Thursday, 31 October 2019

Granny Smith

Today and tomorrow I celebrate Samhain (SOW'en), the Celtic cross-quarter day that marks the beginnings of Winter, the end of one year and the beginning of the next. A liminal time, like the twilight is to the oncoming night. a time of betwixt and between, where the realms of ancestors are distinctly felt by the living. It's good to remember that ancestors are for life, not just for Samhain though, but still we are drawn to reflect and remember and celebrate more so this night.

Later I shall honour those dear and dead with a small ceremony and a feast. Candle lights will be placed for them on my altar, and I will listen to any wisdom that drops in.

Let me tell you though about one special ancestor of mine. Granny Smith. A woman of great fortitude and short stature, much sparkle and smile, and one who took a big family secret to her grave. That's a whole other story. There is so much that is a whole other story. But for now just this ...

As a child I always thought it marvellous that Granny Smith had apples named after her. I remember the day of discovering this was not the case. One of those moments when the childhood blinkers fall slightly to one side. That's still not the story. This is ...

Granny Smith, was my great grandmother on my mother's side. She lived in a caravan, a largish static caravan in East Sussex. My grandfather also lived there at the time, looking after her till the end. We would go and visit, and I would be enamoured with the trinkets and charm and the garden. But more importantly I was enchanted by the twinkling, dinky woman in the back room. Her gentle sing song voice and her humour, and it was there in the back room, in her bed, surround by her sewing boxes, and fabrics, and buttons and trim, and glitz that my grandmother taught me to make peg dolls.

A quick rewind. My great grandmother, her real name was  Edith Starmer, was known for her dolls. She dressed dolls. In her younger days, as I remember it told to me, she had boldly walked to Harrods with a suitcase full of them and persuaded them to sell them to their clientele, which they did for years and years. Her dolls were splendid and dressed in finery. Victorian; Edwardian; from around the world; ball-gowned and up-towned; all laced, and feathered, and sequined, and beaded; and hand-stitched. I wonder where all her dolls are now.

She also made sets of clothes for Sindy, Tressy and Barbie dolls that sold on the local markets. According to my aunt, they sold really well because the branded outfits from toyshops were really expensive, and my aunt was lucky enough to have a sample set of everything, making her dolls some of the best dressed in the country. My wonderful Granny Smith was a single mother, not an easy thing to be in those day by a long shot, and didn't marry until my grandfather was in his late teens. This crafty and skilled enterprise is how she supported them both, that and putting my grandfather on the stage, again, a tale for another time.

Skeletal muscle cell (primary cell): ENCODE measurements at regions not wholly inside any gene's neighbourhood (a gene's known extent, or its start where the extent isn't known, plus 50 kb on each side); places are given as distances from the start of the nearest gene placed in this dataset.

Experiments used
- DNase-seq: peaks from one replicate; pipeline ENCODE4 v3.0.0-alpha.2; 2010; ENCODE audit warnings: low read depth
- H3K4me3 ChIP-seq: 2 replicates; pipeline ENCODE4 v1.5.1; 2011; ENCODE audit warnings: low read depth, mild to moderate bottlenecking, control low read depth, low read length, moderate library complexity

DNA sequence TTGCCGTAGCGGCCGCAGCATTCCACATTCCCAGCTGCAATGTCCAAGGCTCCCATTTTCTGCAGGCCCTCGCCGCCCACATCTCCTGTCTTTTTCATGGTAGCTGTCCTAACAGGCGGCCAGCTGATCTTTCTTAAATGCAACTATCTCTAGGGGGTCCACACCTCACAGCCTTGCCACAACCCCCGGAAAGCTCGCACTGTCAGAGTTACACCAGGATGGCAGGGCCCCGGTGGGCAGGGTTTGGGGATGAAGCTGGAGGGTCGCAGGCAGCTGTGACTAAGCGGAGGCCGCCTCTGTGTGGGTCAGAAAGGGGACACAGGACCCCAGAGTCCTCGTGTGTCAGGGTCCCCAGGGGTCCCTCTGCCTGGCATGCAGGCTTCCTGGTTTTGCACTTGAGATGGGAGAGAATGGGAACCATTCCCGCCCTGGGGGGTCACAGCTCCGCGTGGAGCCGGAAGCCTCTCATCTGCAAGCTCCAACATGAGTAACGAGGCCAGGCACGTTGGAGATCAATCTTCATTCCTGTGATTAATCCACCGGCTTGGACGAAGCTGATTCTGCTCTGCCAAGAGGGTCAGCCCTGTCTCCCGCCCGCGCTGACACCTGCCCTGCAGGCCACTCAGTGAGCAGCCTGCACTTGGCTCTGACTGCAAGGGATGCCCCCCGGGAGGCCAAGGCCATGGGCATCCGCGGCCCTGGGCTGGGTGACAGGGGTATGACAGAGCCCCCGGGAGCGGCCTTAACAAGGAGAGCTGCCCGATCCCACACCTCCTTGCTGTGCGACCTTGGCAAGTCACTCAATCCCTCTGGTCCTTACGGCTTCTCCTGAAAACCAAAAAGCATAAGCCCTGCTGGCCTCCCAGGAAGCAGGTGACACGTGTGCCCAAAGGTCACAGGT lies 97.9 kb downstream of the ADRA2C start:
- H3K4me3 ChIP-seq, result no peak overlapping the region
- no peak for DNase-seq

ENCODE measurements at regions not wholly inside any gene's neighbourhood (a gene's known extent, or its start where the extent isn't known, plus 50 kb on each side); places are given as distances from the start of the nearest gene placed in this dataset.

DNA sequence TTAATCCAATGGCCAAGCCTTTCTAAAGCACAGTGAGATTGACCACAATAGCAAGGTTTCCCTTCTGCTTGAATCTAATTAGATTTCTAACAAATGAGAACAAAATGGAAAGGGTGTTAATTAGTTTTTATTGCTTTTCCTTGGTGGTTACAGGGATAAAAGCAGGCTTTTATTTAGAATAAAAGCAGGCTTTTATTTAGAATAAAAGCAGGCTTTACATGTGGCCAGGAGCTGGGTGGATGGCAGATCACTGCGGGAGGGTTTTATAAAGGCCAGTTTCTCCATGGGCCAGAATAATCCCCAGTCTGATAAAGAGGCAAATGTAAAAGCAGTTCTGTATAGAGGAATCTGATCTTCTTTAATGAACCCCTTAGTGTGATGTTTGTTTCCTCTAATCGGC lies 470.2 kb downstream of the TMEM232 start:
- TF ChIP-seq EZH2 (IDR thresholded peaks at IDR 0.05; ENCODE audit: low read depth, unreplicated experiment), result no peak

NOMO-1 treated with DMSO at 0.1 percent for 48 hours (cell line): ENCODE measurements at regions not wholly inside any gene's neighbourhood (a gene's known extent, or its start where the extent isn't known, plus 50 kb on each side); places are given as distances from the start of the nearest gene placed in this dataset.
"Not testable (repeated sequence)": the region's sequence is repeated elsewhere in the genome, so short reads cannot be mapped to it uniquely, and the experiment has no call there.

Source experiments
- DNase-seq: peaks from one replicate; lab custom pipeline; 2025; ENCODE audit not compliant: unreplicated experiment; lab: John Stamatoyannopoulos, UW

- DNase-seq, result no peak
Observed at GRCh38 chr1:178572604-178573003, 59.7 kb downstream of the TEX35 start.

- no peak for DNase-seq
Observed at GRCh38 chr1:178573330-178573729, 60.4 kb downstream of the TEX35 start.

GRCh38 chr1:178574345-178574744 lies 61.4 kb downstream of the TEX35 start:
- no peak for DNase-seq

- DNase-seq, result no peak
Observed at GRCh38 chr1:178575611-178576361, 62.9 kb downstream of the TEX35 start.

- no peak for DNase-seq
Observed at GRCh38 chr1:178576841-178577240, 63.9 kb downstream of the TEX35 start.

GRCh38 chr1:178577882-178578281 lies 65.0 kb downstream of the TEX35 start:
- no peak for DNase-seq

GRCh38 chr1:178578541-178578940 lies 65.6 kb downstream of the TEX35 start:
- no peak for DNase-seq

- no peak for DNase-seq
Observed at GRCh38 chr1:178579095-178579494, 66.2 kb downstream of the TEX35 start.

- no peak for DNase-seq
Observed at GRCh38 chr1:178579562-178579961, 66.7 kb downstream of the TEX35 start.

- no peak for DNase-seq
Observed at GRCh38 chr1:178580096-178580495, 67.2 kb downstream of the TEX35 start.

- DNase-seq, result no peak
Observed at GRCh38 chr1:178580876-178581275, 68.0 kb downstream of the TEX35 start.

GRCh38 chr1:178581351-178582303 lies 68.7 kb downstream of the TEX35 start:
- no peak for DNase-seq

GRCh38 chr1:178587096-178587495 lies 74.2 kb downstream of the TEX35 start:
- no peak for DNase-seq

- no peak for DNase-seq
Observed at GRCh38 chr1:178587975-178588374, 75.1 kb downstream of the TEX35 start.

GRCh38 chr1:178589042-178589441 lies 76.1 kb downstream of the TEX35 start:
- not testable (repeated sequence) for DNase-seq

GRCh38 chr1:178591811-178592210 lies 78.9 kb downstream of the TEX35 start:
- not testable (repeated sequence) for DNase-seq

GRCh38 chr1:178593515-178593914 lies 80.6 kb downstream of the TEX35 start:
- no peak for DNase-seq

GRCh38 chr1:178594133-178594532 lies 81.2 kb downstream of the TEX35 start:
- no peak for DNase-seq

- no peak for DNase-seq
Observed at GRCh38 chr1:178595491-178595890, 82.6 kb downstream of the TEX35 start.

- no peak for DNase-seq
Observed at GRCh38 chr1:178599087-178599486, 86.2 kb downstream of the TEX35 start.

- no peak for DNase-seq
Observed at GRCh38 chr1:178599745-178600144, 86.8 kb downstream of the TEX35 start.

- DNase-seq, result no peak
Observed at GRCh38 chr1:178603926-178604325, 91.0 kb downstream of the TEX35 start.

She also made peg dolls. And it was this that she taught to me when I was little and she was elderly. The first one I made with her was a nanny. With tiny babe in arms. I remember it took us hours and hours. And I wore her out. Her teaching me patiently. Prompting me to focus and pay mind to task. Be neat. Finish the details properly. And voila. A doll. A little doll with a life of it's own. And that was a magick moment gifted to me by an equally magickal lady.

I then went home and made another nanny on my own.

Then I made a whole load more. Grand ladies with feathers and lace. In the mix a Scottish one for some reason and attempt at a Flamenco dance with cardboard castanets,  a blushing net curtain bride, and lost somewhere, there was once a Japanese inspired one, with a white kimono and a cocktail umbrella parasol. The magick of these dolls, as is the spellcraft of all dolls, took me to worlds I had not seen and a life out of reach. And the joy of making. Of being crafty. There is more in those words than we think. Of bringing imagination to manifestation. And the unfolding of something in your own hands, taking form and becoming. Looking back I can see that's a subtly empowering feeling to a child. To be a creatrix of your own world and tiny people.

Then in 2016 when I started the Mini Maidens Girls Circle of our Red Tent I took my peg dolls and the tale of Granny Smith to the first four girls there, ages between seven and twelve at the time. I taught them over the course of a year about the four feminine archetypes, and each season they made peg dolls. They made Maidens in spring, Mothers in summer, Enchantresses in autumn and Crones in winter.